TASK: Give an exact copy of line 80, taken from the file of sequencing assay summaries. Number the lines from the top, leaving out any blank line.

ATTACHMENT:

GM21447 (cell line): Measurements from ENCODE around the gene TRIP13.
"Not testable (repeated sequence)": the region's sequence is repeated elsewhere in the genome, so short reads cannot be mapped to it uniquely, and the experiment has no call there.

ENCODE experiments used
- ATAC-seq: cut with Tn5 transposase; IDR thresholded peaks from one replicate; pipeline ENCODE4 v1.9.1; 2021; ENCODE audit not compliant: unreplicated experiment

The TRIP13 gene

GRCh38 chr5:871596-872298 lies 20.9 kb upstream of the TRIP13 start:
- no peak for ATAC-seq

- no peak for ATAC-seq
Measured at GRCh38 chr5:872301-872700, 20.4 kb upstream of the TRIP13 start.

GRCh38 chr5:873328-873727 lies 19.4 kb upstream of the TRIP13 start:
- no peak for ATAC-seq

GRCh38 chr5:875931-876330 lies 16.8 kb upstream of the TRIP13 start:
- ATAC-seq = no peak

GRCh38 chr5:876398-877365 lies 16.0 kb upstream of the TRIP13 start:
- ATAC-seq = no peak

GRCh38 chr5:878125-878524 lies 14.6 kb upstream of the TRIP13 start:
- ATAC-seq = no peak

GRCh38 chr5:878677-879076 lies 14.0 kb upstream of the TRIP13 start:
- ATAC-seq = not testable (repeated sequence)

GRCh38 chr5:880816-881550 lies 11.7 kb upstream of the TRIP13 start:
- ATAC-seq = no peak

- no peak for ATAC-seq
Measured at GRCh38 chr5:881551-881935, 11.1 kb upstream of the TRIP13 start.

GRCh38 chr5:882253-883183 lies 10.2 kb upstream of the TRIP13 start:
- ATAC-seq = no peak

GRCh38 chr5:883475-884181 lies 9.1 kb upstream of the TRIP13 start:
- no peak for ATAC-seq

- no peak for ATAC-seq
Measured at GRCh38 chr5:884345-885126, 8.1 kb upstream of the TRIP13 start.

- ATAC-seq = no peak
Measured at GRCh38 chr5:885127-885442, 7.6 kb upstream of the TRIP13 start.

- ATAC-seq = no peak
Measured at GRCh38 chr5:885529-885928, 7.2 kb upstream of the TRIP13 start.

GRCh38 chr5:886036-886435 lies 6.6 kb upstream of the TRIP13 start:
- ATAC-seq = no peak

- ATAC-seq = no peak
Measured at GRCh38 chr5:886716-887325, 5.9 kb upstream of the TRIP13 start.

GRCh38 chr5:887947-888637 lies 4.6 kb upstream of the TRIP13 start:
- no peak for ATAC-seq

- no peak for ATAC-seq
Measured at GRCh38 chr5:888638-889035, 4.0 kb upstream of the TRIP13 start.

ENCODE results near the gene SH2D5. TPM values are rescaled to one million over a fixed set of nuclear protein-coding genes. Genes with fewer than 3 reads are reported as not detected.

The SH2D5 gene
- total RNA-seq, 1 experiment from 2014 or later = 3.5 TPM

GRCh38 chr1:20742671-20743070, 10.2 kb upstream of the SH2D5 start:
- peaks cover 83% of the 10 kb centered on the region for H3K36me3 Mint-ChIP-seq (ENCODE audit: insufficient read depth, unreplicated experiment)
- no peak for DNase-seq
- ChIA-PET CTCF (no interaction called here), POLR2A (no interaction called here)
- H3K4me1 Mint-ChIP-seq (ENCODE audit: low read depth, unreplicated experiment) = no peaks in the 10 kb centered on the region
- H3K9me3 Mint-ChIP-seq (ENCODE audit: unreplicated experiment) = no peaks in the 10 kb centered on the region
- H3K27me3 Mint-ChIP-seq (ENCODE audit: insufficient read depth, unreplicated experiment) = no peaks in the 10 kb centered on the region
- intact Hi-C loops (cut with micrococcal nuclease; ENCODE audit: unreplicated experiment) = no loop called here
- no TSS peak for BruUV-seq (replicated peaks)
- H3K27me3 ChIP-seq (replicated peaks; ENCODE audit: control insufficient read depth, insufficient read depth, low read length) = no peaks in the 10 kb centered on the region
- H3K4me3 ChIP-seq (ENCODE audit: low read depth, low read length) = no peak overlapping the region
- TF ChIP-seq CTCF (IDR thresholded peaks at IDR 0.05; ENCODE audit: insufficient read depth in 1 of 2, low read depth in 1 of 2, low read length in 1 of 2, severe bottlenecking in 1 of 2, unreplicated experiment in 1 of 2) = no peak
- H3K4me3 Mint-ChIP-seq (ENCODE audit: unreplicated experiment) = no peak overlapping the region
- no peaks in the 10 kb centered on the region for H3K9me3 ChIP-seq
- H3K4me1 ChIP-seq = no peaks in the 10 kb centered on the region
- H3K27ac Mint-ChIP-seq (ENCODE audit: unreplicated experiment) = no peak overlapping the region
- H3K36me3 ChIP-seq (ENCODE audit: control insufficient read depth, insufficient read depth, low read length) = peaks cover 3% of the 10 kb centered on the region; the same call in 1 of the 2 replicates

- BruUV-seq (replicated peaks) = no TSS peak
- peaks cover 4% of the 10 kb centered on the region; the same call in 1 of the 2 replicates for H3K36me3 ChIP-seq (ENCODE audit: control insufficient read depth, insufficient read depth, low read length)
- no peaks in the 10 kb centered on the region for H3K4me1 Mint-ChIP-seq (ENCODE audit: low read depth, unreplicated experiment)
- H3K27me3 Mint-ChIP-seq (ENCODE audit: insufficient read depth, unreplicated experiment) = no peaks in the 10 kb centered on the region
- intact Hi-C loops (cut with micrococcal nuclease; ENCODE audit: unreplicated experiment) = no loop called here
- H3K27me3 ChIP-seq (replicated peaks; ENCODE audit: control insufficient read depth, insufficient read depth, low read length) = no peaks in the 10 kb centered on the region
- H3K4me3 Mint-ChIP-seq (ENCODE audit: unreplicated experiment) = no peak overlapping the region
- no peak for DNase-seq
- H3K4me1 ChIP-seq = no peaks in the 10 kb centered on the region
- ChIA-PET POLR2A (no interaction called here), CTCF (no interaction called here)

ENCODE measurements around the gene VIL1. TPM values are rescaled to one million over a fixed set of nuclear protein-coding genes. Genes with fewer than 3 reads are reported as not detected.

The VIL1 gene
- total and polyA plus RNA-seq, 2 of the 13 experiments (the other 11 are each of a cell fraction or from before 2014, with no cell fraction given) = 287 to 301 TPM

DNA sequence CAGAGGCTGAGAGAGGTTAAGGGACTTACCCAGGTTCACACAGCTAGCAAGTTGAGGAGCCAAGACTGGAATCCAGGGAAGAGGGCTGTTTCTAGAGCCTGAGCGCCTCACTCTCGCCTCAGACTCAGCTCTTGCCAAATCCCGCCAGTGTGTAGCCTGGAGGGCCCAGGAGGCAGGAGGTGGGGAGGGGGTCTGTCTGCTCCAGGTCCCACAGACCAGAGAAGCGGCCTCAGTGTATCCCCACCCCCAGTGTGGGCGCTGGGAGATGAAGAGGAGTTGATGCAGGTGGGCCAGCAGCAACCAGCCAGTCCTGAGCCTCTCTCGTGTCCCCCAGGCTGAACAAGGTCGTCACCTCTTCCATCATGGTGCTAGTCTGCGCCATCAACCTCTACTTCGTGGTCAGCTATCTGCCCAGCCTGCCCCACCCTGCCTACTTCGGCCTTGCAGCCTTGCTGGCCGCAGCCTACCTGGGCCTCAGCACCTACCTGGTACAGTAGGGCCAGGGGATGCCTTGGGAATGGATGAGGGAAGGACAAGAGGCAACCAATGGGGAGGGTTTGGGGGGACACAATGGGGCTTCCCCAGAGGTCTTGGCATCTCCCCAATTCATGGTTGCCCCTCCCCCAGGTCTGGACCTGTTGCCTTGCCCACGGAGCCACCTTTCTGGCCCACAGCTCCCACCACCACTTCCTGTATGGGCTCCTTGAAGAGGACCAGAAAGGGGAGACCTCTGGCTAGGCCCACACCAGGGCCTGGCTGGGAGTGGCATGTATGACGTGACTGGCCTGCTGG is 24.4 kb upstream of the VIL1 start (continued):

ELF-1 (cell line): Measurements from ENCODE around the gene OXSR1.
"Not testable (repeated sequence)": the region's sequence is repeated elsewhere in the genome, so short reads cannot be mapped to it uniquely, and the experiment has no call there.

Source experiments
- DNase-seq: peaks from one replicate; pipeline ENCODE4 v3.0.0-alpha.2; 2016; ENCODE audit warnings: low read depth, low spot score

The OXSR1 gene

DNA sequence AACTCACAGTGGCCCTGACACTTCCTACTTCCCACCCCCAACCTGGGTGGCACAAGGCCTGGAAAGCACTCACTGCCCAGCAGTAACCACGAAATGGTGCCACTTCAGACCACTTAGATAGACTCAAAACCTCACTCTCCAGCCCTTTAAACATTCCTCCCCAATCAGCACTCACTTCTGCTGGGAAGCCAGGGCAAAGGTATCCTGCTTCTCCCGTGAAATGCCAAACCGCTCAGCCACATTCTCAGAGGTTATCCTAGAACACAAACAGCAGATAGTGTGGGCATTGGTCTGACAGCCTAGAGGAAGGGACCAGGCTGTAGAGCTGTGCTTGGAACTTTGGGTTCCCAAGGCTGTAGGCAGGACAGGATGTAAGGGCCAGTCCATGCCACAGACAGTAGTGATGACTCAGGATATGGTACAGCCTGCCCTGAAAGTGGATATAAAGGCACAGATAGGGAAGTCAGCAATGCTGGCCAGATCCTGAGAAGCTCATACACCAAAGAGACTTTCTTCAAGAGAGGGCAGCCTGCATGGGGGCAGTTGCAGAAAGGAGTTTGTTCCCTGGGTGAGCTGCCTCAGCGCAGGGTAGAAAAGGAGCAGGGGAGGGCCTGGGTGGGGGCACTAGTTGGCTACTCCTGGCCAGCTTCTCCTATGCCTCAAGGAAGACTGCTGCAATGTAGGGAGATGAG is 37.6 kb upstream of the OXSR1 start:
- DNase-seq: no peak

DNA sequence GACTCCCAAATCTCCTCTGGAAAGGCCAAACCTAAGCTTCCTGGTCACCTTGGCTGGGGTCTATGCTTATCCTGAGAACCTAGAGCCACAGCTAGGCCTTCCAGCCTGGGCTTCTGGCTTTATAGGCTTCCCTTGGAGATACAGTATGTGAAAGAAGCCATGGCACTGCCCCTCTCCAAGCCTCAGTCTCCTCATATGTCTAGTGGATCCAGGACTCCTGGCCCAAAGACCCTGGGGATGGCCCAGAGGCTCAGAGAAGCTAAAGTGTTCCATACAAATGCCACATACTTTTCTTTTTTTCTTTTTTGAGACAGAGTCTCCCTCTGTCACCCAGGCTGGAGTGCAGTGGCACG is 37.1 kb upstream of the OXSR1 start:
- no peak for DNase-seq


The OXSR1 gene